I see lots of surveys in a year's time.
So I was surprised that I'd never heard of the NORC (National Opinion Research Center, headquartered at the University of Chicago) General Social Survey until its latest results were published last week.
It seems like a survey I'd have a lot of interest in.
And I do, just not 110 pages and $41 worth of interest in book form, or $460 for a CD-ROM. I could print it out on the office copy machine, I guess, but then I'd risk being taken to task for having wasted all that paper.
So I satisfied myself with reading a half-dozen news stories about the survey.
Here's what I learned: The General Social Survey is a sociological study on demographics, opinions and attitudes of American residents. Data is collected in face-to-face interviews of randomly chosen adults, age 18 and over. The survey has been taken every year from 1972 to 1994, or every other year since 1994, with the exception of 1979, 1981 and 1992.
In all, more than 3,000 American residents from one end of the country to the other are surveyed. And it's so wide-ranging, it takes 90 minutes to complete.
More than that we don't need to know, except that the survey seeks demographic information and opinions on issues ranging from government spending, race relations and questions of religion and education.
And then the federal government purchases the results so it can determine how to do what Americans want for the next couple of years.
Yeah, right. Like the feds actually care what people think. If that were true, we wouldn't be in the various messes -- financial and otherwise -- we find ourselves in today.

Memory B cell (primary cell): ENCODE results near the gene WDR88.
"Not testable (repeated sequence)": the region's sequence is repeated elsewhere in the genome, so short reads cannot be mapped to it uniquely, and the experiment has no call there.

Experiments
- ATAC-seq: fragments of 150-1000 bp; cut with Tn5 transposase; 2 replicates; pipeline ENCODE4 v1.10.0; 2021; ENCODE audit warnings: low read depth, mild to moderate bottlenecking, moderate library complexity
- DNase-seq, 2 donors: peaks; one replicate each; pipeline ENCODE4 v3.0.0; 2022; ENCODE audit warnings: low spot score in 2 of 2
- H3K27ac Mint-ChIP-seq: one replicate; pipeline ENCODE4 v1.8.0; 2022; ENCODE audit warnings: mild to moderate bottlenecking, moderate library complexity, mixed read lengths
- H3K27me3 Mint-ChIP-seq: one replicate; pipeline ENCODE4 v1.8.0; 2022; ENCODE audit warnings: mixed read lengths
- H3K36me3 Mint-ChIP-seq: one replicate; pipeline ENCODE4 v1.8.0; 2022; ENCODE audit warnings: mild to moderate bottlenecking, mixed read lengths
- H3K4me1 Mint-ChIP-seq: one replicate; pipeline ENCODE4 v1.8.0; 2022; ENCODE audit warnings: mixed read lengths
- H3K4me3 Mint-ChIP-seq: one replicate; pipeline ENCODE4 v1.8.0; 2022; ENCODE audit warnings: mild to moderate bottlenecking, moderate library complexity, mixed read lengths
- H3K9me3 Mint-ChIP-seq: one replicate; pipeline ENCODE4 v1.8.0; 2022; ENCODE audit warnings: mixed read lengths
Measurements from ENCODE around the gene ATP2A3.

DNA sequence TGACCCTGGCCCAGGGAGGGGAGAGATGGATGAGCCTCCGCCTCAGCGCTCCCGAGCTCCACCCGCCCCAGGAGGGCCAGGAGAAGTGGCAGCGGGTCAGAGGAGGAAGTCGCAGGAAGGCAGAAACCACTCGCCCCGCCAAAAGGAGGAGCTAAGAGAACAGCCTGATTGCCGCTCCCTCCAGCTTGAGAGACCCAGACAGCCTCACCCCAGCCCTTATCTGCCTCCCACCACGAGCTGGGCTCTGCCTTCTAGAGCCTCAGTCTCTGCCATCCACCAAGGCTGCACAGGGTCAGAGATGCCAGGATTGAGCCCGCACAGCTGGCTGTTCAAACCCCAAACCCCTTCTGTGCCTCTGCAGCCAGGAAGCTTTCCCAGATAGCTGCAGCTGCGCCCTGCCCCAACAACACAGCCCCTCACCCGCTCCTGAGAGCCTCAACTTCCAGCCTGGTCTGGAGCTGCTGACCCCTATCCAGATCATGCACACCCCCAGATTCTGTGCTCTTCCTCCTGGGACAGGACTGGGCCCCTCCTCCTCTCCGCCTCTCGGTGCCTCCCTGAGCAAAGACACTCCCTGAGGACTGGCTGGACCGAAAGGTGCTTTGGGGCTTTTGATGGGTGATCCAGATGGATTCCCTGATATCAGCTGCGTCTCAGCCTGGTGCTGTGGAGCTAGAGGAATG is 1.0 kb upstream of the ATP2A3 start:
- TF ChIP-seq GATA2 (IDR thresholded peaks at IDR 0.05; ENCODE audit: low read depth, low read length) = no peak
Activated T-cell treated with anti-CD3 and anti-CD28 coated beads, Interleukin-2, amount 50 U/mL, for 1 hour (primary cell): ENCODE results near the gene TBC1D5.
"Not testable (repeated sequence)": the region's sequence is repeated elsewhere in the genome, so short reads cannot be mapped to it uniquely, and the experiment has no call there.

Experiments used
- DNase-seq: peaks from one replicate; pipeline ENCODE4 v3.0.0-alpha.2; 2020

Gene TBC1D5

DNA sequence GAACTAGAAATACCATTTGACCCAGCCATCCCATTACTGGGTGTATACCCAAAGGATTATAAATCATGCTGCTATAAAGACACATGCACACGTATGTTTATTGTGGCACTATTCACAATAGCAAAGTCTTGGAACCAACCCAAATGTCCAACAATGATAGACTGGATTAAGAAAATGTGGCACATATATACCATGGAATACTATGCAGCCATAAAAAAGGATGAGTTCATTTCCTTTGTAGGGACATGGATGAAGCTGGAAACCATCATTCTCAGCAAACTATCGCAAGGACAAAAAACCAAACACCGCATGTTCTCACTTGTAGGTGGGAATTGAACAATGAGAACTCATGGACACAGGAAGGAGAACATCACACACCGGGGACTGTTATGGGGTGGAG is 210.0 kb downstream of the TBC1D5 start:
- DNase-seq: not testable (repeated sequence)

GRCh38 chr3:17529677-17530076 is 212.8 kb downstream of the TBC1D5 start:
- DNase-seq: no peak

But let's assume the feds did care. And let's assume the feds cared enough to do what's right for the American people.
What would that mean?
Well, for one thing, it would mean an end to foreign aid. Americans are fed up with sending money and military aid to people who don't like us, don't defend us and sometimes even try to kill us.
But we've known that for 40 years, at least. Because foreign aid has placed last on the list of those things American taxpayers want to spend money on since 1972, the first year of the survey.
Last year, 65 percent of survey participants thought the U.S. spent "too much" on foreign aid. In 1972, it was 73 percent who felt it was money wasted.
So we've known how Americans have felt on this one issue for a very long time, and it doesn't seem to have made a hill-of-beans difference in how Congress and the president have responded.
We're talking $50 billion a year when you combine military and economic assistance to foreign countries.
Most people consider that "real" money.
But it goes in one ear and out the other in Washington, D.C.
According to the survey, Americans want to spend more money helping the poor (second on the list this year) and improving education, but less on traveling to outer space and national defense.
Americans want to protect Social Security and Medicare programs, but don't favor spending a lot of money on environmental issues. We're still not as "green" as some would like us to be.
Americans are less concerned about gun ownership than the NRA would have us believe, and they aren't all that worried about going to church, either -- 19 percent of Americans have no church affiliation.
The No. 1 priority for Americans is the economy. Hands down. No. 2 is higher non-welfare spending on the poor. Fighting crime is third and Social Security is fourth. Health care, however, is sixth on the list. The environment is eighth.
Like I said, it's not fun reading. And I say that mostly because it's almost a sure bet Congress isn't paying attention to what Americans care about anyway. If it were, it would factor those things into its federal budget decisions, and it doesn't.
Rightly or wrongly, if Americans were given their choice they'd like to see huge cuts in defense spending, space exploration, assistance to big cities, welfare and foreign aid.
Is there anyone out there who really believes that's going to happen anytime soon?
Of course not.
I don't want to suggest the General Social Survey was a waste of time.
But ... in Congress?
Columns by Larry A. Hicks, Dispatch columnist, run Mondays, Wednesdays and Fridays. E-mail: firstname.lastname@example.org.